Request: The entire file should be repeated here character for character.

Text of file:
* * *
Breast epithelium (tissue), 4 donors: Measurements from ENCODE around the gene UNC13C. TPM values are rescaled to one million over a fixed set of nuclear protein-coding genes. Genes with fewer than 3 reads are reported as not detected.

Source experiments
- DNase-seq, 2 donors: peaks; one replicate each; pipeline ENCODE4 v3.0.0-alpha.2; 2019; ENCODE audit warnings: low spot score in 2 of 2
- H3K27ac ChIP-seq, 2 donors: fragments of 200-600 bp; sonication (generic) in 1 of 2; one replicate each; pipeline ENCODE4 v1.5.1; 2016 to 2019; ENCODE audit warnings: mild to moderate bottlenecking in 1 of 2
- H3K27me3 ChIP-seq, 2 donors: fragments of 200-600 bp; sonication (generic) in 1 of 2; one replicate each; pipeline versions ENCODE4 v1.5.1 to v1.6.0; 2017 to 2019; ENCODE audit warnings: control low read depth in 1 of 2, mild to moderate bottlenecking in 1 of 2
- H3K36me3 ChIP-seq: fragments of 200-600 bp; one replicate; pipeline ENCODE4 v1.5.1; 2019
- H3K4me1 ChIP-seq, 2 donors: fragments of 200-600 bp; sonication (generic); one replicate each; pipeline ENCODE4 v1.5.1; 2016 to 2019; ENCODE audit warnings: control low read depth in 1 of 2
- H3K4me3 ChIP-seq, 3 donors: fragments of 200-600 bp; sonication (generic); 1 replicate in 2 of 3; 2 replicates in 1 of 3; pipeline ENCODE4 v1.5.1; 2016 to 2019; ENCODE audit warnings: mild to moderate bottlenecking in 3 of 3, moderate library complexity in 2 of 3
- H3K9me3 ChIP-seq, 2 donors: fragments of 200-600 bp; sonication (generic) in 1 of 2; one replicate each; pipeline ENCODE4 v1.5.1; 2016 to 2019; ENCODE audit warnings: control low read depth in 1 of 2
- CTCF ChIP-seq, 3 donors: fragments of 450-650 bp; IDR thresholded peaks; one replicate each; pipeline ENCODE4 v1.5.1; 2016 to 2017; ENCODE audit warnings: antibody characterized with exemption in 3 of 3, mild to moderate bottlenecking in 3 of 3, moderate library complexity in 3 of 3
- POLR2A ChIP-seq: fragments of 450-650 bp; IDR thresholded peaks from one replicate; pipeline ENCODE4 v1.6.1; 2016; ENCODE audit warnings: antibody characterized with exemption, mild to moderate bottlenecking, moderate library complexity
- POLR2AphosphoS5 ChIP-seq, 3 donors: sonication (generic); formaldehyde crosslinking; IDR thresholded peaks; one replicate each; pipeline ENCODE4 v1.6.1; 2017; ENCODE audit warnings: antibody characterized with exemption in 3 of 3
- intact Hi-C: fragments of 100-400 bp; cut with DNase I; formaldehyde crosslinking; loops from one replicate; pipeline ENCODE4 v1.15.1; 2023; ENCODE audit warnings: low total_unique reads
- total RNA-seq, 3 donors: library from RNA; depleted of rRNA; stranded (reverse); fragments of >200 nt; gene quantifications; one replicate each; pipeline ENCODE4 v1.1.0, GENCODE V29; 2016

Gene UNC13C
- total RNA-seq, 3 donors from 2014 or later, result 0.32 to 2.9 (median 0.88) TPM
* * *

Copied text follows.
Breast epithelium (tissue), 4 donors: Measurements from ENCODE around the gene UNC13C. TPM values are rescaled to one million over a fixed set of nuclear protein-coding genes. Genes with fewer than 3 reads are reported as not detected.

Source experiments
- DNase-seq, 2 donors: peaks; one replicate each; pipeline ENCODE4 v3.0.0-alpha.2; 2019; ENCODE audit warnings: low spot score in 2 of 2
- H3K27ac ChIP-seq, 2 donors: fragments of 200-600 bp; sonication (generic) in 1 of 2; one replicate each; pipeline ENCODE4 v1.5.1; 2016 to 2019; ENCODE audit warnings: mild to moderate bottlenecking in 1 of 2
- H3K27me3 ChIP-seq, 2 donors: fragments of 200-600 bp; sonication (generic) in 1 of 2; one replicate each; pipeline versions ENCODE4 v1.5.1 to v1.6.0; 2017 to 2019; ENCODE audit warnings: control low read depth in 1 of 2, mild to moderate bottlenecking in 1 of 2
- H3K36me3 ChIP-seq: fragments of 200-600 bp; one replicate; pipeline ENCODE4 v1.5.1; 2019
- H3K4me1 ChIP-seq, 2 donors: fragments of 200-600 bp; sonication (generic); one replicate each; pipeline ENCODE4 v1.5.1; 2016 to 2019; ENCODE audit warnings: control low read depth in 1 of 2
- H3K4me3 ChIP-seq, 3 donors: fragments of 200-600 bp; sonication (generic); 1 replicate in 2 of 3; 2 replicates in 1 of 3; pipeline ENCODE4 v1.5.1; 2016 to 2019; ENCODE audit warnings: mild to moderate bottlenecking in 3 of 3, moderate library complexity in 2 of 3
- H3K9me3 ChIP-seq, 2 donors: fragments of 200-600 bp; sonication (generic) in 1 of 2; one replicate each; pipeline ENCODE4 v1.5.1; 2016 to 2019; ENCODE audit warnings: control low read depth in 1 of 2
- CTCF ChIP-seq, 3 donors: fragments of 450-650 bp; IDR thresholded peaks; one replicate each; pipeline ENCODE4 v1.5.1; 2016 to 2017; ENCODE audit warnings: antibody characterized with exemption in 3 of 3, mild to moderate bottlenecking in 3 of 3, moderate library complexity in 3 of 3
- POLR2A ChIP-seq: fragments of 450-650 bp; IDR thresholded peaks from one replicate; pipeline ENCODE4 v1.6.1; 2016; ENCODE audit warnings: antibody characterized with exemption, mild to moderate bottlenecking, moderate library complexity
- POLR2AphosphoS5 ChIP-seq, 3 donors: sonication (generic); formaldehyde crosslinking; IDR thresholded peaks; one replicate each; pipeline ENCODE4 v1.6.1; 2017; ENCODE audit warnings: antibody characterized with exemption in 3 of 3
- intact Hi-C: fragments of 100-400 bp; cut with DNase I; formaldehyde crosslinking; loops from one replicate; pipeline ENCODE4 v1.15.1; 2023; ENCODE audit warnings: low total_unique reads
- total RNA-seq, 3 donors: library from RNA; depleted of rRNA; stranded (reverse); fragments of >200 nt; gene quantifications; one replicate each; pipeline ENCODE4 v1.1.0, GENCODE V29; 2016

Gene UNC13C
- total RNA-seq, 3 donors from 2014 or later, result 0.32 to 2.9 (median 0.88) TPM